Surely the most brazen aspect of today's rather disjointed display by the Chancellor was his announcement on school capital funding (trailed like much else in the weekend press). To recap, shortly after coming to office, Michael Gove earned his spurs with the Treasury by abruptly cancelling over 700 school building projects, loudly proclaiming his ability to achieve 'better value for money', and denouncing Labour's Building Schools for the Future programme as a 'costly failure'. He later lost a court case over a failure to consult properly.
Since then, some capital allocations were made to ensure the sponsored academies programme (the difficult bit that involves rather more than a £15-25k legal bill) was able to continue and to provide some funds to the free schools programme. There has also been some cash to help local authorities to deal with an unexpected surge in demand for school places, in part caused by a decline in private school take-up among the middle classes. Today, George Osborne gave back another £1.2 bn to be split evenly between free schools and school places.
But, the government hasn't just cancelled most new building in schools, at significant cost not just to the fabric of schools, but also to the construction sector. It has also decimated schools' ability to keep their buildings in good repair, by virtually eliminating their annual school capital grant that David Blunkett introduced, known as formula capital. There is, of course, a strong economic argument for pegging teachers' pay and reining in current spending in schools, as much as everywhere else: and with the IFS forecasting that 55% of primaries and 70% of secondaries will be losers, despite the pupil premium, that is happening.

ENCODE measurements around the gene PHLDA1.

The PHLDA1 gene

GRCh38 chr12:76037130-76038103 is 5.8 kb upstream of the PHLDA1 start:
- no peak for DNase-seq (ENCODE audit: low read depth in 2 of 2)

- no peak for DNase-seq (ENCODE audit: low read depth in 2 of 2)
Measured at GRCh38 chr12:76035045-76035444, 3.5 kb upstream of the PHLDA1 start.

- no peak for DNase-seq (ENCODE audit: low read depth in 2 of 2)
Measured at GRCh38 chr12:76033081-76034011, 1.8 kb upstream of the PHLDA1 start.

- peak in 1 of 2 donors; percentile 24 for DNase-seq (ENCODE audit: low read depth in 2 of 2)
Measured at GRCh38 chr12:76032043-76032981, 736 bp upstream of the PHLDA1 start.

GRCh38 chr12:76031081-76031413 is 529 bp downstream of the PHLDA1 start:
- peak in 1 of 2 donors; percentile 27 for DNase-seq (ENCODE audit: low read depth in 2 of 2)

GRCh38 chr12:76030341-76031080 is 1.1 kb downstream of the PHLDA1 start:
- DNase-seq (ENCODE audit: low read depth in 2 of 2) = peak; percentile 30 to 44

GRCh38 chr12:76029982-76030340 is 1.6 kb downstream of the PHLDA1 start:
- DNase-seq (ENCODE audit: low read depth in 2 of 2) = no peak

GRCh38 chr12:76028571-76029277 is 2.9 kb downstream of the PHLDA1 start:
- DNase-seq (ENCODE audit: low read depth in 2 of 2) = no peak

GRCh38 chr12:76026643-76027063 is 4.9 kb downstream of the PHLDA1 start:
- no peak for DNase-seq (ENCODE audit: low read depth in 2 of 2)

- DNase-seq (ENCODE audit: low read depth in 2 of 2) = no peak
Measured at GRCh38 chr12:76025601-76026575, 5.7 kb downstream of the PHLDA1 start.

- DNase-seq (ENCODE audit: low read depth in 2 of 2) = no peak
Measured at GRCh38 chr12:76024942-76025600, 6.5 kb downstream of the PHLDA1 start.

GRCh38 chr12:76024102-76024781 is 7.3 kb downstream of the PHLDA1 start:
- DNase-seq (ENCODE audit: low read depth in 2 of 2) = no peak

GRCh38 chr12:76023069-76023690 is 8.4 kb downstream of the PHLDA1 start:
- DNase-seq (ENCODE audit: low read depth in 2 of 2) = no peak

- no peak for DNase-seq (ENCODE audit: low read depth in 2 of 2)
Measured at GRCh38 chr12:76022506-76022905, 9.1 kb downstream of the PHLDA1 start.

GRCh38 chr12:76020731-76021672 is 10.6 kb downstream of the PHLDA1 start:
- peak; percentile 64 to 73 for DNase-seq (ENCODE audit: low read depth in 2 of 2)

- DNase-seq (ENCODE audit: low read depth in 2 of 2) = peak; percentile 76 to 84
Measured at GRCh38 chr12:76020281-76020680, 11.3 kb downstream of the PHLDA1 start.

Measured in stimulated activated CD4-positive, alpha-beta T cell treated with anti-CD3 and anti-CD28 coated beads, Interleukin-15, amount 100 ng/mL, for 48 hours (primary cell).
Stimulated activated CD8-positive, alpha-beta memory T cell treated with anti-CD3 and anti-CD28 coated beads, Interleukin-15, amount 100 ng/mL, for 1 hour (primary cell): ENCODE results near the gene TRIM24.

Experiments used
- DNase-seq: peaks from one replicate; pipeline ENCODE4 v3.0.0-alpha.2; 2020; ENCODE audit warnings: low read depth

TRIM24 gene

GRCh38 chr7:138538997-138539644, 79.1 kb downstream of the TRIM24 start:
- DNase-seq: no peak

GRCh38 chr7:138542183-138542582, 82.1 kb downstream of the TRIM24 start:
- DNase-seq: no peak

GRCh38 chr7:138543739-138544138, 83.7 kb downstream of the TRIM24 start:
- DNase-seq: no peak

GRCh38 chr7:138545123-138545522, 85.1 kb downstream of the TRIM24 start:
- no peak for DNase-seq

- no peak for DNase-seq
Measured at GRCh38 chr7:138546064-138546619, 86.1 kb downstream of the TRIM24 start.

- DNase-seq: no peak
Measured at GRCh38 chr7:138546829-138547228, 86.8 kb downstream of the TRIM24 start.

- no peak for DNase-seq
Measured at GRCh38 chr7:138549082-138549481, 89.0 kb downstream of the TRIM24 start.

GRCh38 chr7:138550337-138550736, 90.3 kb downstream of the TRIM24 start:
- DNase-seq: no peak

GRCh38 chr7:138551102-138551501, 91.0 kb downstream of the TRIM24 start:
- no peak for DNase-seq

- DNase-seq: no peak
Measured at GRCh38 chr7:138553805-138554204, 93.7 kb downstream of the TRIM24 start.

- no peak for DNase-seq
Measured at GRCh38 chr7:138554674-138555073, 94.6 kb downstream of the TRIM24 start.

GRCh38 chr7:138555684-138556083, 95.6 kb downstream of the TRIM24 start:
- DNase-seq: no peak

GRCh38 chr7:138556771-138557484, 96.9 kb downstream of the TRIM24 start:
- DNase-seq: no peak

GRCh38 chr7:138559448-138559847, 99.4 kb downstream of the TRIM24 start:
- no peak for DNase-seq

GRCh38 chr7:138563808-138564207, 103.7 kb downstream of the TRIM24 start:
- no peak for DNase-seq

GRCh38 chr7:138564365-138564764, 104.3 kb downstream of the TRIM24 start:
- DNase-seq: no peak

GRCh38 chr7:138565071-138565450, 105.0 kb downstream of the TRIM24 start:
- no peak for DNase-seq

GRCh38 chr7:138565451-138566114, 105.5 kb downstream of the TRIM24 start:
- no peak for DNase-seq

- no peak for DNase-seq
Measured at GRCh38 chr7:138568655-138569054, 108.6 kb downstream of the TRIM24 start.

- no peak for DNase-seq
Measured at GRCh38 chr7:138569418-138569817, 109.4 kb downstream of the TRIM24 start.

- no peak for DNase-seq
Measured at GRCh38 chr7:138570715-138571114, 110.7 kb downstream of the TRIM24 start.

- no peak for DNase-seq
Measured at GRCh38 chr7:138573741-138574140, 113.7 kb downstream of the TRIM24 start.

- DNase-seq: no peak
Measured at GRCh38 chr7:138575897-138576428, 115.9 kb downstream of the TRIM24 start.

However, there is far less justification, as Osborne now seems to allow, for the huge curb on schools capital investment. Moreover, the focus on free schools capital is particularly odd, since a much-touted attraction of free schools was, apparently, their ability to provide a presumably superior education at the same cost as the school down the road. Now, it seems that they will cost an average - and many of these will be primaries - of £6m each.
I've no problem with free schools having such capital funding, where they are meeting demonstrable need, or are genuinely helping tackle poverty. And I welcome the new specialist maths colleges (even if this is from a Government that axed support for specialist school networks). But, let's be clear: a lot of this money is at the expense of rebuilding other schools in deprived areas. And the list of free schools to date suggests that the genuine parent-promoted or teacher-led schools are being supplemented to boost the numbers by a combination of minor independent and faith schools joining the state system, Middle School/two-tier refuseniks and local authority schools under another guise. The idea that those latter groups deserve preferential capital treatment over other schools and academies is less than convincing.
It is eight months since the DFE published the not hugely inspiring James review of schools capital. When I tried to open it from the DFE website, I was informed that the 'file is damaged and could not be repaired'. Fittingly, since there is still no coherent programme for infrastructural investment (and that includes technology) yet. Instead of another Gordon Brown-style rabbit-out-of-hat exercise, the Chancellor should have given schools a clear idea of the coalition's investment plans for the duration of the parliament. Had he done so, he might have raised at least half a cheer from those upon whom he has just imposed 15-20% real terms pay cuts (including extra pension contributions) - and from the construction sector as well.